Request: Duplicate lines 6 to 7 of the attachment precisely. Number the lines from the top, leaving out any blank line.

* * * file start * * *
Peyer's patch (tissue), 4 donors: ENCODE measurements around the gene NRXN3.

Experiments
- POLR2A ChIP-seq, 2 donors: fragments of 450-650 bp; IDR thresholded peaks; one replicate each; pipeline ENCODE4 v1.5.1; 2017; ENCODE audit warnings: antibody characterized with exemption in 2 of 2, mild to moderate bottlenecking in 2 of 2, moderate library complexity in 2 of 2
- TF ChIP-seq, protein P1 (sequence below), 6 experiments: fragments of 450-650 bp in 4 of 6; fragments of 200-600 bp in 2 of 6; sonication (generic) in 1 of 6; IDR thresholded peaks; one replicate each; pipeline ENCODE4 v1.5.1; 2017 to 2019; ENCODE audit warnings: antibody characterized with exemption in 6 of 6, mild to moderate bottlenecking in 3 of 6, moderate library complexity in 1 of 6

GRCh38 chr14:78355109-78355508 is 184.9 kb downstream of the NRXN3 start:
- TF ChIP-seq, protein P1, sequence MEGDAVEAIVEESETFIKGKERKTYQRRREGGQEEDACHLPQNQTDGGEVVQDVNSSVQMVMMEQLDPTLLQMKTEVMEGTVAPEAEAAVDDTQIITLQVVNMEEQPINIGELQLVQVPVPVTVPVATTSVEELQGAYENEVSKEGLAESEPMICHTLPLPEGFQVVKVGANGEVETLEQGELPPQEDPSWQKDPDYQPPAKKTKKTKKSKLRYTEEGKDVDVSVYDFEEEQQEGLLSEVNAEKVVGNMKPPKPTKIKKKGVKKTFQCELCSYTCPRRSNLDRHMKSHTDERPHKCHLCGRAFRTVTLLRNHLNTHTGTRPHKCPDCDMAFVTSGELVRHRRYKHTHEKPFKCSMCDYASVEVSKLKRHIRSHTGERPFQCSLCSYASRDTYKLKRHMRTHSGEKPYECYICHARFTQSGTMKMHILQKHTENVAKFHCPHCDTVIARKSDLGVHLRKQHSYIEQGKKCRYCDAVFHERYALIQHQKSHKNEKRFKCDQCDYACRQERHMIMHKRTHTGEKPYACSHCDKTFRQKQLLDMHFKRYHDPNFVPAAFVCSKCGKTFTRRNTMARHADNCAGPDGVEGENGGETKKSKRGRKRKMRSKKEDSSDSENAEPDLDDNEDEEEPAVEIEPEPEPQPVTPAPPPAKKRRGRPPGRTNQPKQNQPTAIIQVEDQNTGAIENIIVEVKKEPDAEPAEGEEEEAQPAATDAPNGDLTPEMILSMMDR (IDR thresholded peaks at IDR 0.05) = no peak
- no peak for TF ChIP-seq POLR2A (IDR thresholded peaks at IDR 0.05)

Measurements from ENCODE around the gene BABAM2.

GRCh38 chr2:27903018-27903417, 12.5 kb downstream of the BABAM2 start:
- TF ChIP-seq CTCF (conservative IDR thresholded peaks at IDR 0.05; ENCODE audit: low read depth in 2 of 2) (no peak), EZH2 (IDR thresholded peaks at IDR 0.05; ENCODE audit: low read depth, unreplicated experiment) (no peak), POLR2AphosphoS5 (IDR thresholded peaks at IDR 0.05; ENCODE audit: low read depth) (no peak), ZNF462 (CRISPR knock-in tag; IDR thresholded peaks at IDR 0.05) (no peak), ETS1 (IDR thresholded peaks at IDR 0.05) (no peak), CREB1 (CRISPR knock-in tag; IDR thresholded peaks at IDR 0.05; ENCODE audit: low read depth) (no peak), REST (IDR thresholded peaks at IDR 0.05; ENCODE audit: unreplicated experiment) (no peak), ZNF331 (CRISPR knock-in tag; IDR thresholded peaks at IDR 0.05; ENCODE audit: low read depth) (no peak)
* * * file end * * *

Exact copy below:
- TF ChIP-seq, protein P1, sequence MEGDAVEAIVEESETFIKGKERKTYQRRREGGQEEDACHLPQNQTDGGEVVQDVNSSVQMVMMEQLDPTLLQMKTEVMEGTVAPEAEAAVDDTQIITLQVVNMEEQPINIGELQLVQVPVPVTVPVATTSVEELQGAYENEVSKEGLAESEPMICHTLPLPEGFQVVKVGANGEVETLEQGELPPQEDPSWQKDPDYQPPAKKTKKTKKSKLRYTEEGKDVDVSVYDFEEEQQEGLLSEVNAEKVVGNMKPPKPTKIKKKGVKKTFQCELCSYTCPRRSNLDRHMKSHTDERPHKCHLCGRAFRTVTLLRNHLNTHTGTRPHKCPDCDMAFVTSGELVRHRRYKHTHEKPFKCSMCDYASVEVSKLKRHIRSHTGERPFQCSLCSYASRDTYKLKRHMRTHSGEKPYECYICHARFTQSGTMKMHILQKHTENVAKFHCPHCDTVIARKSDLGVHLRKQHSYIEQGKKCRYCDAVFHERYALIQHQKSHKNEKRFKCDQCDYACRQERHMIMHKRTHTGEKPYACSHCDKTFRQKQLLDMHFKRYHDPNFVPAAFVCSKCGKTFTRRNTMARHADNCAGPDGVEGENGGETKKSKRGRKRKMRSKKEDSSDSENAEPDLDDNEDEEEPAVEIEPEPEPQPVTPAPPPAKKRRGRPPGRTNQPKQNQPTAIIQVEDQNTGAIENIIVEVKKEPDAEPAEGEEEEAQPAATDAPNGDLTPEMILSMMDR (IDR thresholded peaks at IDR 0.05) = no peak
- no peak for TF ChIP-seq POLR2A (IDR thresholded peaks at IDR 0.05)